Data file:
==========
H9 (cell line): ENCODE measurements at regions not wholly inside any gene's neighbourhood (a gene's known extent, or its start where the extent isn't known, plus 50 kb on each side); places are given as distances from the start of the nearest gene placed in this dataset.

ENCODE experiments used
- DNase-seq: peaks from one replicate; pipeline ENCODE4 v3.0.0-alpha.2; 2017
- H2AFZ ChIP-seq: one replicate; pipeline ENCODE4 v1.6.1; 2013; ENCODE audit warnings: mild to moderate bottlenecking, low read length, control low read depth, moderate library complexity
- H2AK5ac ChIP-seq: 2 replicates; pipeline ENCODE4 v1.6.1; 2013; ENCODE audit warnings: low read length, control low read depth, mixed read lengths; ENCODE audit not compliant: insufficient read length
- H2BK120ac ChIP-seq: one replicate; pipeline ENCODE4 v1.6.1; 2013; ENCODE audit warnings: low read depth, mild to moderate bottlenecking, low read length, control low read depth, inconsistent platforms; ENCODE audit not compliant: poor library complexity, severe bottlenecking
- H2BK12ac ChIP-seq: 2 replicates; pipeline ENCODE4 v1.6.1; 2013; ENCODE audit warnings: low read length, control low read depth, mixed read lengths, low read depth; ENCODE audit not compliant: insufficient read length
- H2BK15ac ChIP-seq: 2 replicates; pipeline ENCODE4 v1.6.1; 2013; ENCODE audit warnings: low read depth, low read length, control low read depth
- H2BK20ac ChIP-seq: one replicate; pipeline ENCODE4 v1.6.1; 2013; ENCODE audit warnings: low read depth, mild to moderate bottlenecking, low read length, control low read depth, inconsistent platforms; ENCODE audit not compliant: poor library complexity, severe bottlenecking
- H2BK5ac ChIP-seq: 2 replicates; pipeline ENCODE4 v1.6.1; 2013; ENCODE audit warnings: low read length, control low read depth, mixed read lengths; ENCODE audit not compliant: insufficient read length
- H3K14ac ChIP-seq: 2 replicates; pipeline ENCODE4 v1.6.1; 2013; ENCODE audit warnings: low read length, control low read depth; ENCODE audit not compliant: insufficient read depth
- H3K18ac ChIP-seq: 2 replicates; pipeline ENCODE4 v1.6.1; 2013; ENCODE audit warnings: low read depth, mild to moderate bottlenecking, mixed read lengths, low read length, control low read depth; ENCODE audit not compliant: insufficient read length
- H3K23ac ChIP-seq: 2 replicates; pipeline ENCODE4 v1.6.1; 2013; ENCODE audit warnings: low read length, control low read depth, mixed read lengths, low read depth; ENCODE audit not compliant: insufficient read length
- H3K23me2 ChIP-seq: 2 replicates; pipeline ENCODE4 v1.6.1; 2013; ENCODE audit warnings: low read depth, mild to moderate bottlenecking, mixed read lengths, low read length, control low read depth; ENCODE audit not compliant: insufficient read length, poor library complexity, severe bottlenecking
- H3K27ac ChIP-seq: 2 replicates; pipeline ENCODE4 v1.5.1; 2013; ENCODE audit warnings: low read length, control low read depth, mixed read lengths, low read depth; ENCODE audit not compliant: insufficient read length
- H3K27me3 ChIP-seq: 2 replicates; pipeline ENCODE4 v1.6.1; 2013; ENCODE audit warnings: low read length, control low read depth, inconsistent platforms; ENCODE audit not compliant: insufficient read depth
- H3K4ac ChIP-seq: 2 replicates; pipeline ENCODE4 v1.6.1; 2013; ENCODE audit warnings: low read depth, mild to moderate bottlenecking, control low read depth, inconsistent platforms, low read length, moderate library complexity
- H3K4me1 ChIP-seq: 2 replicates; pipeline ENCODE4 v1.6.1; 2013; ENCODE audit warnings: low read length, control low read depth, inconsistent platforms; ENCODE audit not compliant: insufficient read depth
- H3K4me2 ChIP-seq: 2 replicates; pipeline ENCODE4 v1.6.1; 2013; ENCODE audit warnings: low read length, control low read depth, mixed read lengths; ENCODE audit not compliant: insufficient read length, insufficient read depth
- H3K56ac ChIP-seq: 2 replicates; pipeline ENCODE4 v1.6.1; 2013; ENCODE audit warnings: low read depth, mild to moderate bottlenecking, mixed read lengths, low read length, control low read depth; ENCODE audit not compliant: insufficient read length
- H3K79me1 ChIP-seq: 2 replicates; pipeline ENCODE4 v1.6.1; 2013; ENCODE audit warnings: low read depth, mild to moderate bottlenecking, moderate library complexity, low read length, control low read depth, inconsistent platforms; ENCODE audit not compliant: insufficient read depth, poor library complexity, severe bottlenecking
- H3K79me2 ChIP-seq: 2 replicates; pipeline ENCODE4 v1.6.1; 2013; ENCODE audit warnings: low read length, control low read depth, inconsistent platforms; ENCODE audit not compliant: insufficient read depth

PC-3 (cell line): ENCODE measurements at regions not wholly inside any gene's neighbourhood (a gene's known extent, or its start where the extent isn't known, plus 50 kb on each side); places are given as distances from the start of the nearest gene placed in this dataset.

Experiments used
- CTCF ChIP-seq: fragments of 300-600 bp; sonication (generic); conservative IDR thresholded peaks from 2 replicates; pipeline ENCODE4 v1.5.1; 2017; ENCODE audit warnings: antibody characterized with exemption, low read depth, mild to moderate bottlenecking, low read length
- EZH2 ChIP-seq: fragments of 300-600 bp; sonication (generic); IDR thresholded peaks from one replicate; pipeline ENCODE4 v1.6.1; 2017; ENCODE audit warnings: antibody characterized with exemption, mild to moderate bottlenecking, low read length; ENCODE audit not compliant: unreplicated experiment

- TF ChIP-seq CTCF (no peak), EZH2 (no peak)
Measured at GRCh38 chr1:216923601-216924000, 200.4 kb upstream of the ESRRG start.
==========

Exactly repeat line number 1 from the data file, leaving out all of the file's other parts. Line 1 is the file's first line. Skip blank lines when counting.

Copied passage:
H9 (cell line): ENCODE measurements at regions not wholly inside any gene's neighbourhood (a gene's known extent, or its start where the extent isn't known, plus 50 kb on each side); places are given as distances from the start of the nearest gene placed in this dataset.